I arrived late at the Feast

I arrived late at the feast that is Tilly’s work. How I managed to avoid it seems almost unexplainable. I had of course come across it and “read” it, but not quite with the concentration and time that gives meaning to the word read. As I began to study the historical scholarship on the state ten years ago, it was only very slowly that I arrived at Tilly’s work. I was initially interested in political theory and legal scholarship.

When I finally started reading Tilly it was a mini-revolution in my head. It was as if the warring he examines in his work had broken lose in my head. If those reading around me in the rich silence of the Regenstein library at Chicago could only hear the fracas in my head… there were fireworks and bombs, big structures. And loads of contentiousness. I had the hardest time staying seated. I felt such an urge to jump up, and keep jumping. I restrained myself. But now I wish I had jumped up…with all those witnesses.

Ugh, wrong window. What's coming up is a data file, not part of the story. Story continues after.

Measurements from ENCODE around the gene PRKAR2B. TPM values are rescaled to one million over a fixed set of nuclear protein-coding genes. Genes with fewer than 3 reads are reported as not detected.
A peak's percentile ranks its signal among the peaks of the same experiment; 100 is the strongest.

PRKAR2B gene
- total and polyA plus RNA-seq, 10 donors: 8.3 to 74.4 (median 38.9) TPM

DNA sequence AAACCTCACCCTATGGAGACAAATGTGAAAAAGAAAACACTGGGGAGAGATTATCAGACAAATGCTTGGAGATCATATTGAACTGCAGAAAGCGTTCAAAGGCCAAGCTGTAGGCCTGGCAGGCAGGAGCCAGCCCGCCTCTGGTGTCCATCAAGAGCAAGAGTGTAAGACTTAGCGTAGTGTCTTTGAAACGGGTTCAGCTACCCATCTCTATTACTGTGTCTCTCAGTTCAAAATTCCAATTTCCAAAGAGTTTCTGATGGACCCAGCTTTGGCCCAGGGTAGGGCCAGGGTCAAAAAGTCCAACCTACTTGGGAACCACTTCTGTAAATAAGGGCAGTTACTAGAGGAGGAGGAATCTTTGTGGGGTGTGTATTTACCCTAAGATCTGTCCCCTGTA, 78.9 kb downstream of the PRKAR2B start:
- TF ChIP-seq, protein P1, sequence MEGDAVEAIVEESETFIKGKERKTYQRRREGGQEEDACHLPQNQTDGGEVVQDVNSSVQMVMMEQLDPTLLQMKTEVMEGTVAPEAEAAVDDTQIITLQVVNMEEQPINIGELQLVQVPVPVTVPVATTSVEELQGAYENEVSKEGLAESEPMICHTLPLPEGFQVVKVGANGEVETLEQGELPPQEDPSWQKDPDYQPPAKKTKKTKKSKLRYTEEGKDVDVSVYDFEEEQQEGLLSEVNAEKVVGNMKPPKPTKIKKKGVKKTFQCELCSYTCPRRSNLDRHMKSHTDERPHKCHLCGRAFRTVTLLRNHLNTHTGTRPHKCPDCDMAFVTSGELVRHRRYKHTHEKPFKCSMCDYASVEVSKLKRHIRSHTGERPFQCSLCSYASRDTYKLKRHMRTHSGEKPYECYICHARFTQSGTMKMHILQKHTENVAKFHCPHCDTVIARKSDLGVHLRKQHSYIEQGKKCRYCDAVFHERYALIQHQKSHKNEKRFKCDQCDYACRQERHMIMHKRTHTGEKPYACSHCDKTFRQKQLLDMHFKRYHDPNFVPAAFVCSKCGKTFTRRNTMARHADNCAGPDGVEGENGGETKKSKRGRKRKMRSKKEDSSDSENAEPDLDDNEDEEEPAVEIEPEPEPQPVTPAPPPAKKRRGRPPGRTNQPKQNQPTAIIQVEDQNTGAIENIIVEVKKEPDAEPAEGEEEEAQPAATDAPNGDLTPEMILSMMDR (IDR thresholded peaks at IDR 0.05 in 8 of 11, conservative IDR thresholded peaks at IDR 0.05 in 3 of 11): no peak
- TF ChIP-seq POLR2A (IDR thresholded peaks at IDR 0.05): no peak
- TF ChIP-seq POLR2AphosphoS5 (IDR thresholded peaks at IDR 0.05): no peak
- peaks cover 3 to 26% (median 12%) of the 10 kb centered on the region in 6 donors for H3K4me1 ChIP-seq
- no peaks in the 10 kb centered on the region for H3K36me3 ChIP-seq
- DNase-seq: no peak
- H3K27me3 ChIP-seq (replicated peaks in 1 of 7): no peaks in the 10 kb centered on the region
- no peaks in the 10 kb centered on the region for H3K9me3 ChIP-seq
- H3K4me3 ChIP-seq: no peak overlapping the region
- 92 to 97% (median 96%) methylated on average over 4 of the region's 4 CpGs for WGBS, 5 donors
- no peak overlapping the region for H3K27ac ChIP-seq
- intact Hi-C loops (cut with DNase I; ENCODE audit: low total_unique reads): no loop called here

And then there was the first time I met him in person, long before I started to read him. It was Tilly commandeering the kitchen at the home he and Louise had during their New School years. I am not sure whether he was actually cooking. But it all looked authoritative.

Having just arrived at Columbia and looking forward to being Tilly’s colleague and the chance of talking about so many of his ideas and discoveries, it feels very lonely without his warm and witty presence.

Saskia Sassen
Columbia University

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